Island emergency shelter moves to high school

Spacious facilities meet COVID-19 requirements during disaster.

The Islandwide emergency shelter is moving from the Oak Bluffs school to the high school in order to meet the space requirements for COVID-19 during a disaster. - Gabrielle Mannino

The Islandwide emergency shelter is moving from the Oak Bluffs School to the Martha’s Vineyard Regional High School (MVRHS) in order to meet the COVID-19 space requirements during a disaster.

Erik Blake, Oak Bluffs Police chief and emergency management director for the town, said at a school committee meeting Monday that there are specific, state-mandated COVID-19 space requirements for people who are sheltered during a disaster.

In the event of a disaster, Blake said, each person in the shelter needs 110 square feet of space in order to meet the requirements, and if the shelter was to stay at the Oak Bluffs School, those facilities would only be able to fit around 50 people.

“The way 2020 is going, the fact that we aren’t staring down a Category 3 hurricane this week is amazing, it’s just going to be a regular nor’easter,” Blake said. “If we were to face a major hurricane right now, we would be scrambling to have space for everybody.”

If the Island sees a significant disaster happen during the era of COVID-19, Blake said, the shelter would need to be moved from the Oak Bluffs School.

Committee member Robert Lionette asked if there are any infrastructure or technology upgrades that would be necessary for the high school to act as an emergency shelter.

“The short answer to that question is no,” West Tisbury emergency management director Russ Hartenstein said. He continued to say that any shelter equipment would be derived from existing emergency supplies, and the high school structure and facilities would be the only thing needed.

Hartenstein said the layout of the high school is also beneficial, noting, “We would be using classrooms in a much better orientation than the Oak Bluffs School provides.”

According to Hartenstein, the kitchen facilities at the high school would also be utilized in the event of a disaster. “That’s why we choose schools so often,” Hartenstein said.

Based on the size and scope of the disaster, Hartenstein said the emergency management team would look at specific sections of the building and grow from there as needed.

He said a shelter assessment will be conducted to make sure the facilities are suitable, and identify any measures that need to be taken.

“We are looking to get back to our shelter number capabilities that we had previously, which was around 200 or 300,” Hartenstein said. 

The school committee voted unanimously to have Superintendent Matt D’Andrea sign a memorandum of understanding in order to move the shelter to the high school.


School officials mull reopening questions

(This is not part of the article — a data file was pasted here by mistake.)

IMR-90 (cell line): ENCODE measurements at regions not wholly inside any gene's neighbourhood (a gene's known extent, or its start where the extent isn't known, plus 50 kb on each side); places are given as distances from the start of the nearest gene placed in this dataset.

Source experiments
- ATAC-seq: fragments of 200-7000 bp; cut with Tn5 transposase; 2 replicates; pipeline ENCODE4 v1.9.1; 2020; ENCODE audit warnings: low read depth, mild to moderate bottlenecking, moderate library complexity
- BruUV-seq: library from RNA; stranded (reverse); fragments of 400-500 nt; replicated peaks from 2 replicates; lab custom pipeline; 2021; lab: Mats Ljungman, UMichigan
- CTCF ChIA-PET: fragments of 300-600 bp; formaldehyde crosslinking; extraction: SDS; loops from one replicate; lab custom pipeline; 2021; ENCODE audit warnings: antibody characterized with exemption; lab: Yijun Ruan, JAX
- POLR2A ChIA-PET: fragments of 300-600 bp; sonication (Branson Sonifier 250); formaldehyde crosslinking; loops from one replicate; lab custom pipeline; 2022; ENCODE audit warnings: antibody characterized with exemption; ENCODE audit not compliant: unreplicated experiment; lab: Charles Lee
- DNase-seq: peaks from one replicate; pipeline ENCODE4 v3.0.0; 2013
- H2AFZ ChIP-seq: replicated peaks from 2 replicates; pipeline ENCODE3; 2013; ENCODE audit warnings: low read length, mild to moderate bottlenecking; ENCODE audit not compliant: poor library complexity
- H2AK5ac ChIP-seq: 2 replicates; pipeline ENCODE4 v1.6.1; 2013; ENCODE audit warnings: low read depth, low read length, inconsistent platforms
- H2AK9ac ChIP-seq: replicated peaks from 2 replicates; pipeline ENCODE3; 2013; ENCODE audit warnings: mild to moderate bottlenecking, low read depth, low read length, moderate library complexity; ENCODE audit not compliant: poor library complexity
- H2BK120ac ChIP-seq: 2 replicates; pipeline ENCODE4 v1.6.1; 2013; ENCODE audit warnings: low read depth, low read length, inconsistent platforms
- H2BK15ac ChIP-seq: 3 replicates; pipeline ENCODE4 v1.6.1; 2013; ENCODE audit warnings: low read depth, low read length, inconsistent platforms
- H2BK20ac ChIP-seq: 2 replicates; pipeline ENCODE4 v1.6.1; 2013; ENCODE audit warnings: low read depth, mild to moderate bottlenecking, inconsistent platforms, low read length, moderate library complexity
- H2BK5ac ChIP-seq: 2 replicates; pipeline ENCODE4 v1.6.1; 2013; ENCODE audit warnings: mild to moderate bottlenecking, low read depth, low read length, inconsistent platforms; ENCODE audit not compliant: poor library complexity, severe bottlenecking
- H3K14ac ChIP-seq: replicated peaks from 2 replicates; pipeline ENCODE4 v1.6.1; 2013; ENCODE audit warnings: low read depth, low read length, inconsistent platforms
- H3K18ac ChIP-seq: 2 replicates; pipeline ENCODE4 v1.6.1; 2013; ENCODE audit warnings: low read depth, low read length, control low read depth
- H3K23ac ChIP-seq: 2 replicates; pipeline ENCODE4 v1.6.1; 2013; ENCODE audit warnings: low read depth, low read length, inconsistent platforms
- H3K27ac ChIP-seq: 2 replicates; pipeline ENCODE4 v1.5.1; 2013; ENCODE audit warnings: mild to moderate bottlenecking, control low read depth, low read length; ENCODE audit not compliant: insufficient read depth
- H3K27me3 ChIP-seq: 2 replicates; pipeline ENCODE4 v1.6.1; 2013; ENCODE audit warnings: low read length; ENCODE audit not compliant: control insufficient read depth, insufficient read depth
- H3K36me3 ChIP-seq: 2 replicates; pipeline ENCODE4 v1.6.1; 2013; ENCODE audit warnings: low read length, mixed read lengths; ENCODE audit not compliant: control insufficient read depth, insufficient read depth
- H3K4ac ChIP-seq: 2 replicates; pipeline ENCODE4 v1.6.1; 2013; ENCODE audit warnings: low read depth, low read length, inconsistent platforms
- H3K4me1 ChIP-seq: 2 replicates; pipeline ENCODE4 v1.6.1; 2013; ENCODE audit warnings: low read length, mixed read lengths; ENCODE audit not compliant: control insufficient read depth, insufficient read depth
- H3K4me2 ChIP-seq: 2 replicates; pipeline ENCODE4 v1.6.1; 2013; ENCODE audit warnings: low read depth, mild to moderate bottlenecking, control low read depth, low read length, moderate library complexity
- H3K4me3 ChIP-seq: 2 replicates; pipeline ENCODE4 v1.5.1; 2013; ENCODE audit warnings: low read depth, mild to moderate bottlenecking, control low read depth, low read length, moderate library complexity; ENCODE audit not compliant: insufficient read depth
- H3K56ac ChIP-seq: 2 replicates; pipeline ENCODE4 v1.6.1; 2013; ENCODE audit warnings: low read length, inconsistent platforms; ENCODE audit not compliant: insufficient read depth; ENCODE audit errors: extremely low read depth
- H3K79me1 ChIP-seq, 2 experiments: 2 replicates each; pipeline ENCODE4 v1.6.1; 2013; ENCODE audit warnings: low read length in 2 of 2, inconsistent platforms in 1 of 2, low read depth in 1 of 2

MVRHS officials are working to determine what school will look like as students start their remote learning and work slowly toward some type of in-person schooling. 

Although plans may change in the coming months, school officials are anticipating a gradual, phased reopening that starts with a remote learning model and slowly rolls into a hybrid in-person and remote structure.

Because the Massachusetts Interscholastic Athletic Association (MIAA) has, according to MVRHS Principal Sara Dingledy, indicated that sports will begin in September, the question remains whether students should be able to participate in sports before the anticipated reopening of school facilities in October. 

Assistant Principal Jeremy Light said there will be a survey being sent out to families asking how comfortable they would be sending their kids to sports practices while the school is still closed. 

“Can we have sports before the students are back in the building? I think we can,” Light said.

Dingledy said the school will continue to follow the sports guidance from the MIAA, and plan for the season accordingly. 

Dingledy also spoke about the different cohorts that might be involved in a hybrid curriculum model. Cohorts A and B, Dingledy said, could be alternating groups that switch between remote and in-person learning, while cohort C could serve high-needs students who require additional support. Cohort D could be an entirely remote model, Dingledy said. 

Those students involved with the hybrid model could utilize a flex block, where teachers and faculty would be available for extra support. Dingledy said the high school is still considering what Wednesday will look like, compared with the rest of the week. “Is Wednesday a Zoom day? Is it 45-minute classes with Zoom and a check-in? These are the questions we are asking and looking for answers to,” Dingledy said.

D’Andrea said that for the elementary schools, the early learners (prekindergarten through third grade) are a particularly important grade block, and significant discussion is being had around the best way to serve that age group, while keeping them safe.

Committee member Robert Lionette said state education commissioner Jeff Riley has identified subgroups within school populations who should get back to an in-person model as soon as possible. 

“Anything from English language learner (ELL) students to students who perform poorly in online platforms, to students who don’t have a safe space to study during the daytime. How are we going to meet those students’ needs?” Lionette asked. D’Andrea said schools are compiling a list of these students, and will reach out to families to offer the necessary support.

According to D’Andrea, the high school is looking at a “much more rigorous remote learning model than in the spring. There is going to be a schedule every day, there is going to be grading, there is going to be attendance,” D’Andrea said.